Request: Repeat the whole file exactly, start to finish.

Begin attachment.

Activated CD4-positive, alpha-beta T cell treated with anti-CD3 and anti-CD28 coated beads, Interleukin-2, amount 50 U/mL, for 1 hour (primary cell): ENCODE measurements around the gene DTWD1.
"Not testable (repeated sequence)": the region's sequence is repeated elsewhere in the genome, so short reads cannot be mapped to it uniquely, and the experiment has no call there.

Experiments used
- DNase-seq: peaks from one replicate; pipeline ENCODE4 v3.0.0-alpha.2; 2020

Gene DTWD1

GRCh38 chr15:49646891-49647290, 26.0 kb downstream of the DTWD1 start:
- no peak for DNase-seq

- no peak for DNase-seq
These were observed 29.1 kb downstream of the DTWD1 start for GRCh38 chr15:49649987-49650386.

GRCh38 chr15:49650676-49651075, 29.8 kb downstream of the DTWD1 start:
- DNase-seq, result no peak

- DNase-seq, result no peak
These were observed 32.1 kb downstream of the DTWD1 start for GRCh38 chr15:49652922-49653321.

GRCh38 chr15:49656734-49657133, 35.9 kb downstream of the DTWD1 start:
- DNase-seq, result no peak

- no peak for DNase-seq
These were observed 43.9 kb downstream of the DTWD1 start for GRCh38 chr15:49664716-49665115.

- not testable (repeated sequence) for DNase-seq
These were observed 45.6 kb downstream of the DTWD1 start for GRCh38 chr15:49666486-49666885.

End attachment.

Activated CD4-positive, alpha-beta T cell treated with anti-CD3 and anti-CD28 coated beads, Interleukin-2, amount 50 U/mL, for 1 hour (primary cell): ENCODE measurements around the gene DTWD1.
"Not testable (repeated sequence)": the region's sequence is repeated elsewhere in the genome, so short reads cannot be mapped to it uniquely, and the experiment has no call there.

Experiments used
- DNase-seq: peaks from one replicate; pipeline ENCODE4 v3.0.0-alpha.2; 2020

Gene DTWD1

GRCh38 chr15:49646891-49647290, 26.0 kb downstream of the DTWD1 start:
- no peak for DNase-seq

- no peak for DNase-seq
These were observed 29.1 kb downstream of the DTWD1 start for GRCh38 chr15:49649987-49650386.

GRCh38 chr15:49650676-49651075, 29.8 kb downstream of the DTWD1 start:
- DNase-seq, result no peak

- DNase-seq, result no peak
These were observed 32.1 kb downstream of the DTWD1 start for GRCh38 chr15:49652922-49653321.

GRCh38 chr15:49656734-49657133, 35.9 kb downstream of the DTWD1 start:
- DNase-seq, result no peak

- no peak for DNase-seq
These were observed 43.9 kb downstream of the DTWD1 start for GRCh38 chr15:49664716-49665115.

- not testable (repeated sequence) for DNase-seq
These were observed 45.6 kb downstream of the DTWD1 start for GRCh38 chr15:49666486-49666885.